During a gold rush, invest in shovel makers, goes the adage. That’s precisely what hedge funds looking to get in on the excitement around cryptocurrencies are doing with a flurry of investments in platforms created to buy, sell and store virtual currencies.
At the same time, regulators around the world are asking more questions about how much protection any companies handling crypto assets should offer investors. Tighter rules look inevitable if the market for digital currencies is to become anything more than a sideshow in the world of finance.
The need for trustworthy exchanges is clear. So the mavericks of finance have been tossing a few percentage points of their assets into new things in the hope that one of them becomes cryptoland’s equivalent of the next Amazon.com Inc. or Alphabet Inc.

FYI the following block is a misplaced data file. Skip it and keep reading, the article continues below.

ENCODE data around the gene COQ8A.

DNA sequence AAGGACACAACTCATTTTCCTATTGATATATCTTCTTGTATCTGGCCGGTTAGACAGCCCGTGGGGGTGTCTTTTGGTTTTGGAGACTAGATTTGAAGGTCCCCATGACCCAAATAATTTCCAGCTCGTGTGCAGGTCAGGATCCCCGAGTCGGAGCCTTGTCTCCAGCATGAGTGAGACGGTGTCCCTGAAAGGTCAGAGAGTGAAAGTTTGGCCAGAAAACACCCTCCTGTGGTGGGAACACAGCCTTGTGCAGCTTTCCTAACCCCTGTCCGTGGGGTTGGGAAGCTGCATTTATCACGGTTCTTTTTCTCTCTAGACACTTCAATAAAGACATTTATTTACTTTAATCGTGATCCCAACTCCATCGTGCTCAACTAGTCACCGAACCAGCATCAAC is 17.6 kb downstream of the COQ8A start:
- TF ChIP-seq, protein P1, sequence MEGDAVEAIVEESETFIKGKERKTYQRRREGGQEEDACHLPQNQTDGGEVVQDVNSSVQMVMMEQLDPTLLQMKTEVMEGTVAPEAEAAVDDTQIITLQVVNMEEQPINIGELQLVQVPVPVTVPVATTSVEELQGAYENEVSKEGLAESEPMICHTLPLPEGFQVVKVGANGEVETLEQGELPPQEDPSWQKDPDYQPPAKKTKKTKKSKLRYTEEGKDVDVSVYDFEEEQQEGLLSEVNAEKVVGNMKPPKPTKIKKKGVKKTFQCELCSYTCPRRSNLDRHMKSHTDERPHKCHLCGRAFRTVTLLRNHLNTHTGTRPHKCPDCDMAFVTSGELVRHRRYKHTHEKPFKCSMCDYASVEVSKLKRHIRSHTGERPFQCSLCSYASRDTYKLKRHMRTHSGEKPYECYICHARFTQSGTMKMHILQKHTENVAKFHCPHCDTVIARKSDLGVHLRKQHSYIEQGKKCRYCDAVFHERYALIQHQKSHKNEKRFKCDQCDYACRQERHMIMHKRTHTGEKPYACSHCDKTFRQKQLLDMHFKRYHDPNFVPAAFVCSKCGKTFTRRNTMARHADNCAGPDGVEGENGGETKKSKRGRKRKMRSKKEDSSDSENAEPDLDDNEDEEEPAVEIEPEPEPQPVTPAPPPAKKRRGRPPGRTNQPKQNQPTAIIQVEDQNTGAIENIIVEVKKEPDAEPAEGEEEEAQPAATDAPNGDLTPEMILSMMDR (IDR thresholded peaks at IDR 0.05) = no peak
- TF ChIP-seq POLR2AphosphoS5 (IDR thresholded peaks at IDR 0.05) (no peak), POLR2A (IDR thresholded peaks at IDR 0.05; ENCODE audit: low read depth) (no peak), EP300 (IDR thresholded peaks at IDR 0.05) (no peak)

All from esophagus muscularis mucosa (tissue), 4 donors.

Crypto derivatives exchange FTX just raised $900 million from more than 60 investors including Paul Tudor Jones, Alan Howard and Izzy Englander. Howard, along with hedge fund titans Peter Thiel and Louis Bacon, is also invested in Block.One, the blockchain software company behind cryptocurrency exchange Bullish. And Paul Marshall’s $55 billion fund Marshall Wace LLP is a backer of Circle, a digital payments firm that’s part of the consortium behind the USDC stablecoin. 1
Interest from mainstream finance continues to grow, although it’s far from clear whether fear of missing out is the main motivation rather than any genuine belief in the market’s future or efficacy. A survey of 1,100 institutional investors published last week by Fidelity Investments suggested 70% expect to buy or invest in digital assets in the future. Goldman Sachs Group Inc. says almost half of the family offices it deals with want to include digital currencies in their portfolios.